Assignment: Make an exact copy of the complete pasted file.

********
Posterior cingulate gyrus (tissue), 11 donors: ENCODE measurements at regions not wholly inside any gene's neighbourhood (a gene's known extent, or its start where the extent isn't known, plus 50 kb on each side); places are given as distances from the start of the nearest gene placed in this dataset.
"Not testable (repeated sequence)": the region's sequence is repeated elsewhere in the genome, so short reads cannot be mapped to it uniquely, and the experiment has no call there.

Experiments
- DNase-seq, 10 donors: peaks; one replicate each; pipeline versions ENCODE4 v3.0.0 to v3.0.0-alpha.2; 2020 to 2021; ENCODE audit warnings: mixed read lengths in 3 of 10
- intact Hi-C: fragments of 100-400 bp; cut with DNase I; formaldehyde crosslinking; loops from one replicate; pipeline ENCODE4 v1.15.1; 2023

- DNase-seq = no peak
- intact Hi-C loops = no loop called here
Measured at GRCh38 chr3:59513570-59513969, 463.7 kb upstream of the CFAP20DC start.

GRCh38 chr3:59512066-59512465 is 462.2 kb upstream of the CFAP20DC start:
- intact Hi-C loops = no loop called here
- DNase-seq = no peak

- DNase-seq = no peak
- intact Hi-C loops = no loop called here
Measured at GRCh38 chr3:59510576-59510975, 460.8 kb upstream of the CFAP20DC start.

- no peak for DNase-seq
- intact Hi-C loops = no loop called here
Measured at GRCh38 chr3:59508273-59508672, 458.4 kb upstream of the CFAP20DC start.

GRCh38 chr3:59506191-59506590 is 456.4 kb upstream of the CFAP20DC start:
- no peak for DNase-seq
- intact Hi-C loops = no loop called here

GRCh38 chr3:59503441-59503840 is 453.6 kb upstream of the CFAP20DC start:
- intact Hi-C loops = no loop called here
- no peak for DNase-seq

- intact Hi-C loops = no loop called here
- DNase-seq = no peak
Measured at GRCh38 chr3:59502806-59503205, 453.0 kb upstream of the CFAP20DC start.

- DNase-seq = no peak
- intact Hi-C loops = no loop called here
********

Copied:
Posterior cingulate gyrus (tissue), 11 donors: ENCODE measurements at regions not wholly inside any gene's neighbourhood (a gene's known extent, or its start where the extent isn't known, plus 50 kb on each side); places are given as distances from the start of the nearest gene placed in this dataset.
"Not testable (repeated sequence)": the region's sequence is repeated elsewhere in the genome, so short reads cannot be mapped to it uniquely, and the experiment has no call there.

Experiments
- DNase-seq, 10 donors: peaks; one replicate each; pipeline versions ENCODE4 v3.0.0 to v3.0.0-alpha.2; 2020 to 2021; ENCODE audit warnings: mixed read lengths in 3 of 10
- intact Hi-C: fragments of 100-400 bp; cut with DNase I; formaldehyde crosslinking; loops from one replicate; pipeline ENCODE4 v1.15.1; 2023

- DNase-seq = no peak
- intact Hi-C loops = no loop called here
Measured at GRCh38 chr3:59513570-59513969, 463.7 kb upstream of the CFAP20DC start.

GRCh38 chr3:59512066-59512465 is 462.2 kb upstream of the CFAP20DC start:
- intact Hi-C loops = no loop called here
- DNase-seq = no peak

- DNase-seq = no peak
- intact Hi-C loops = no loop called here
Measured at GRCh38 chr3:59510576-59510975, 460.8 kb upstream of the CFAP20DC start.

- no peak for DNase-seq
- intact Hi-C loops = no loop called here
Measured at GRCh38 chr3:59508273-59508672, 458.4 kb upstream of the CFAP20DC start.

GRCh38 chr3:59506191-59506590 is 456.4 kb upstream of the CFAP20DC start:
- no peak for DNase-seq
- intact Hi-C loops = no loop called here

GRCh38 chr3:59503441-59503840 is 453.6 kb upstream of the CFAP20DC start:
- intact Hi-C loops = no loop called here
- no peak for DNase-seq

- intact Hi-C loops = no loop called here
- DNase-seq = no peak
Measured at GRCh38 chr3:59502806-59503205, 453.0 kb upstream of the CFAP20DC start.

- DNase-seq = no peak
- intact Hi-C loops = no loop called here